altJust Courage:  God's Great Expedition for the Restless Christian, by Gary Haugen (InterVarsity Press, Downers Grove, Illinois, 2008)

Christianaudio.com offers a free download each month, and a few months ago the offering was Just Courage.  I'd rather read a book than listen to it, but audio books are perfect on my walks or when driving.  It sounded interesting, and the price was certainly right. 

Gary Haugen is the president and CEO of International Justice Mission.*  I was not familiar with the organization before reading (listening to) Just Courage, but it's enough to make one hesitate before making the next lawyer joke.  The description from their website sums their mission up well.

International Justice Mission is a human rights agency that secures justice for victims of slavery, sexual exploitation and other forms of violent oppression. IJM lawyers, investigators and aftercare professionals work with local officials to ensure immediate victim rescue and aftercare, to prosecute perpetrators and to promote functioning public justice systems.

Much of what is spoken and written about "justice," especially among Christian writers, does not sit well with me.  There is altogether too much of a communist, or at least socialist, approach:   the idea that if you have money or education or power or land, it is at someone else's expense; that the rich (meaning just about everyone in the West) are wealthy because they have stolen from and oppressed the poor.  There may well be something to this, but I know too much about our own hard work and sacrifices, and those of our parents and other ancestors, not to find it offensive. Certainly it's neither helpful nor inspiring.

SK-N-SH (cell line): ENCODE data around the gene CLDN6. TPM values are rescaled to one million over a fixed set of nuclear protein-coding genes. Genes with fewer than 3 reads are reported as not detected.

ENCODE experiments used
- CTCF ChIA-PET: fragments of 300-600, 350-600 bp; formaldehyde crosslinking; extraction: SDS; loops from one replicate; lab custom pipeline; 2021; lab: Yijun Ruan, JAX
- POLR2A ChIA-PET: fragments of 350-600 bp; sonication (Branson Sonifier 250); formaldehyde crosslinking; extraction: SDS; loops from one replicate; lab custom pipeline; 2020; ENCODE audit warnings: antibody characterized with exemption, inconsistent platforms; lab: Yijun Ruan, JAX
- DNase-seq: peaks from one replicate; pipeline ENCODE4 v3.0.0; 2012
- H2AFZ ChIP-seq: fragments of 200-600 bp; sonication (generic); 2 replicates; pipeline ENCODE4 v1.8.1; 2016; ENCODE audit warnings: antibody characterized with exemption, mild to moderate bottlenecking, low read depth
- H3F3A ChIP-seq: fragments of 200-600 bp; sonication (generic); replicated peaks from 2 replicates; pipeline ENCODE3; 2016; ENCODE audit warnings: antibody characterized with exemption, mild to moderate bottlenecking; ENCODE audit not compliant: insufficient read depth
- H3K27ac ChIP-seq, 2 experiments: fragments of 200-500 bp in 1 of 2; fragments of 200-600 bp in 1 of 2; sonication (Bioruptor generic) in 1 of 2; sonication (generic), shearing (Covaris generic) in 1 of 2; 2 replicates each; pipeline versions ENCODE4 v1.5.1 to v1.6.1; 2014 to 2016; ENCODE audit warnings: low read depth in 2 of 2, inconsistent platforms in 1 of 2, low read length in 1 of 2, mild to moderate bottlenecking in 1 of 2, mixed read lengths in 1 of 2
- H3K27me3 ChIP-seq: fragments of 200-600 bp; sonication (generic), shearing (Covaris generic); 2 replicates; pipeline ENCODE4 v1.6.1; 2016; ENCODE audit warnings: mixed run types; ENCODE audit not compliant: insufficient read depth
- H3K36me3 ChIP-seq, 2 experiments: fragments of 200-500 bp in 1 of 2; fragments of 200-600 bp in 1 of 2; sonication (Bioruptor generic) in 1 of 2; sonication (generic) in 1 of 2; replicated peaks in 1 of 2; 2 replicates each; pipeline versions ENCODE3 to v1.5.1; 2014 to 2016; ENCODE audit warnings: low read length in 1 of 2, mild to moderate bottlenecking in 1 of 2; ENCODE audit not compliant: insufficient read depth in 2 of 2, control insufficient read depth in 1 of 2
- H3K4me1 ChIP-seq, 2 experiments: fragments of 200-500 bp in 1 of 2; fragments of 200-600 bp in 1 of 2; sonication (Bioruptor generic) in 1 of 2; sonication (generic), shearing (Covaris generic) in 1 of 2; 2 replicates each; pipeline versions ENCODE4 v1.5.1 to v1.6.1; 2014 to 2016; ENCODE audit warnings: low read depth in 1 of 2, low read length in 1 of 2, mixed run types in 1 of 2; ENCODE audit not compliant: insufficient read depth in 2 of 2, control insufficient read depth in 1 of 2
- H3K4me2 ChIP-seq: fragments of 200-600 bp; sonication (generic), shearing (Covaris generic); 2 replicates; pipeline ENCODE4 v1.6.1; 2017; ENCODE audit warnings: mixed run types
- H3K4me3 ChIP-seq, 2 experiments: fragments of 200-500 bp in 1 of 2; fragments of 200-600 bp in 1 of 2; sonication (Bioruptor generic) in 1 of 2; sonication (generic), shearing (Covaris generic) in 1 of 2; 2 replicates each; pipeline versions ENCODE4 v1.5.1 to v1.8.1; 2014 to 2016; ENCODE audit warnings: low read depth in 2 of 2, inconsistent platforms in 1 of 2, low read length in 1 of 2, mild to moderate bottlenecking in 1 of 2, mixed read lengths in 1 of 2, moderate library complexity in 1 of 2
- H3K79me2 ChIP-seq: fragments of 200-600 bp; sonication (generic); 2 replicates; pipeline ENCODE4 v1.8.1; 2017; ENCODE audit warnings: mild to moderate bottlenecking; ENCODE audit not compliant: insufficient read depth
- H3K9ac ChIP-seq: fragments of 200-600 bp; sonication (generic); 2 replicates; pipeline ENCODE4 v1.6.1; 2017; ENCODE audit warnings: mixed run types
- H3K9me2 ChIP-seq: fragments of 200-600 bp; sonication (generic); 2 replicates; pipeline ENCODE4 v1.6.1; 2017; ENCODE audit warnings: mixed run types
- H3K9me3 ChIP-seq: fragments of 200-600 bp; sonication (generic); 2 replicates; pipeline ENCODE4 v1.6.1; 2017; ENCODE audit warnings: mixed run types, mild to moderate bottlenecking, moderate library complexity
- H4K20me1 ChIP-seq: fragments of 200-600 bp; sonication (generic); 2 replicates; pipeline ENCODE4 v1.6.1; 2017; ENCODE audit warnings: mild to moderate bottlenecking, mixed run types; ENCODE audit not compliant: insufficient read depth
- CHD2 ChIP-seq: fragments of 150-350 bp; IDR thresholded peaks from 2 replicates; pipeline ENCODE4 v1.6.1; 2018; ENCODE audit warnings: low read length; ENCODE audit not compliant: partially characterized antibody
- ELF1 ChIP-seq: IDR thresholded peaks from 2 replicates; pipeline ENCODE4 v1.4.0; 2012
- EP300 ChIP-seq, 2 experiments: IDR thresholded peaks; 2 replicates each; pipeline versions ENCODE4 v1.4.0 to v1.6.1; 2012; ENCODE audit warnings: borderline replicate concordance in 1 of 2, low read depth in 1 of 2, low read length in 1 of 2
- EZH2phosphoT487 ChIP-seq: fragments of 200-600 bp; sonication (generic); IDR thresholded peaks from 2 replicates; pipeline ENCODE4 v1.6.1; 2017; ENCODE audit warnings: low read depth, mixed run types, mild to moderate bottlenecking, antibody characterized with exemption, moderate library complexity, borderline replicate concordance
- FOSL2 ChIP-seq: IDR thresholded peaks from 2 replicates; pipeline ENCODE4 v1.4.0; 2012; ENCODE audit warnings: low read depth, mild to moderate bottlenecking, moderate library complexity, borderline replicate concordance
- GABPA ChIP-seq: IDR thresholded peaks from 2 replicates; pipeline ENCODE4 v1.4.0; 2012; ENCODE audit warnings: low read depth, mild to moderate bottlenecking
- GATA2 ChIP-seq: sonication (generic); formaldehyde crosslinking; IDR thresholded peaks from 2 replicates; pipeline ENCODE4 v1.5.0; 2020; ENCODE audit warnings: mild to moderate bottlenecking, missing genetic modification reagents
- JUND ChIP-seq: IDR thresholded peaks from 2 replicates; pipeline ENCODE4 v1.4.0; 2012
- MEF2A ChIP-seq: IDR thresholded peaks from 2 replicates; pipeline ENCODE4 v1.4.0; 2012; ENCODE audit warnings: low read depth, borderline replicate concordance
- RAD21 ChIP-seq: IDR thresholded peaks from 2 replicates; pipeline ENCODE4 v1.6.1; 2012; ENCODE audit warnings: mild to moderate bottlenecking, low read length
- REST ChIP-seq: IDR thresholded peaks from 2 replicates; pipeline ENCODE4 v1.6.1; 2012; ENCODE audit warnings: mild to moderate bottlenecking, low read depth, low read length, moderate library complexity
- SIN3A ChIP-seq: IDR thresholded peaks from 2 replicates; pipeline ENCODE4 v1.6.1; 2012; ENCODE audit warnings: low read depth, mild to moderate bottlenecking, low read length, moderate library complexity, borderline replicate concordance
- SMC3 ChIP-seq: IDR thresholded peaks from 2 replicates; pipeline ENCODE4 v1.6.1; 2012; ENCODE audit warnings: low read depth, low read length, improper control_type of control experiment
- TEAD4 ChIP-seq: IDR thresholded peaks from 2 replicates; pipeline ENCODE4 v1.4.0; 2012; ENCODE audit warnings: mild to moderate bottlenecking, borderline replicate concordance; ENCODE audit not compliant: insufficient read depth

Haugen's approach is altogether different.  If I could paraphrase it, it would be that there is much suffering and injustice in the world, and those who have resources are invited to be a part of the great and joyful work of liberation and healing.  That positive viewpoint is the greatest benefit I received from Just Courage, though it's almost incidental to Haugen's main point about the spiritual growth that comes in bringing justice to the oppressed and in choosing courage over safety.

When I first heard the challenge to put oneself in a position—as the IJM lawyers, undercover agents, and criminal investigators do daily—of guaranteed failure if God does not "show up" and bring about a miracle, my reaction was that in our current choir situation we do that every Sunday!  But somehow I think that's not what Haugen has in mind.

 


*IJM's Charity Navigator overall rating is three stars ("good") out of four.  Not perfect (I'd like to see a lower percentage of the budget given to administration and fundraising), but more than acceptable and not bad at all for an organization less than 15 years old.  UPDATE February 2013:  IJM's Charity Navigator is now up to the maximum four stars.
Posted by sursumcorda on Sunday, February 14, 2010 at 6:11 pm | Edit
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